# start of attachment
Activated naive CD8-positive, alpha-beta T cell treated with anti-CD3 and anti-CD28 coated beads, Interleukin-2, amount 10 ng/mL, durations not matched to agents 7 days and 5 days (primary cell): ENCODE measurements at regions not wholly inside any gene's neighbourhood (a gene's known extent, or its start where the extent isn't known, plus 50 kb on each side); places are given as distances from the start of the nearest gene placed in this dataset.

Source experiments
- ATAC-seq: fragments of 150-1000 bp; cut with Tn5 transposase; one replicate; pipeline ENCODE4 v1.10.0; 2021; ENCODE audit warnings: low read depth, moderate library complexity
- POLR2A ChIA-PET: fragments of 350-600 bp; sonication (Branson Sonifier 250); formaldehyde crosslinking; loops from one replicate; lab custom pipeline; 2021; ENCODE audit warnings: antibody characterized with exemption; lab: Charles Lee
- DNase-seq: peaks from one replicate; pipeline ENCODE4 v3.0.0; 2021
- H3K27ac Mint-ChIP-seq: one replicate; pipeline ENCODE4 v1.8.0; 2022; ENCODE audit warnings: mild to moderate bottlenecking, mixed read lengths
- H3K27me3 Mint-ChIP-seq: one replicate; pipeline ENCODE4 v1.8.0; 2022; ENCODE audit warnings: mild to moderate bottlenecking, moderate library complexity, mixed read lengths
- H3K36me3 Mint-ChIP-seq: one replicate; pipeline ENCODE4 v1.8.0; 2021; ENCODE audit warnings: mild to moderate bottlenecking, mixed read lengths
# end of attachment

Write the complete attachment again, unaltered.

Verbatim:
Activated naive CD8-positive, alpha-beta T cell treated with anti-CD3 and anti-CD28 coated beads, Interleukin-2, amount 10 ng/mL, durations not matched to agents 7 days and 5 days (primary cell): ENCODE measurements at regions not wholly inside any gene's neighbourhood (a gene's known extent, or its start where the extent isn't known, plus 50 kb on each side); places are given as distances from the start of the nearest gene placed in this dataset.

Source experiments
- ATAC-seq: fragments of 150-1000 bp; cut with Tn5 transposase; one replicate; pipeline ENCODE4 v1.10.0; 2021; ENCODE audit warnings: low read depth, moderate library complexity
- POLR2A ChIA-PET: fragments of 350-600 bp; sonication (Branson Sonifier 250); formaldehyde crosslinking; loops from one replicate; lab custom pipeline; 2021; ENCODE audit warnings: antibody characterized with exemption; lab: Charles Lee
- DNase-seq: peaks from one replicate; pipeline ENCODE4 v3.0.0; 2021
- H3K27ac Mint-ChIP-seq: one replicate; pipeline ENCODE4 v1.8.0; 2022; ENCODE audit warnings: mild to moderate bottlenecking, mixed read lengths
- H3K27me3 Mint-ChIP-seq: one replicate; pipeline ENCODE4 v1.8.0; 2022; ENCODE audit warnings: mild to moderate bottlenecking, moderate library complexity, mixed read lengths
- H3K36me3 Mint-ChIP-seq: one replicate; pipeline ENCODE4 v1.8.0; 2021; ENCODE audit warnings: mild to moderate bottlenecking, mixed read lengths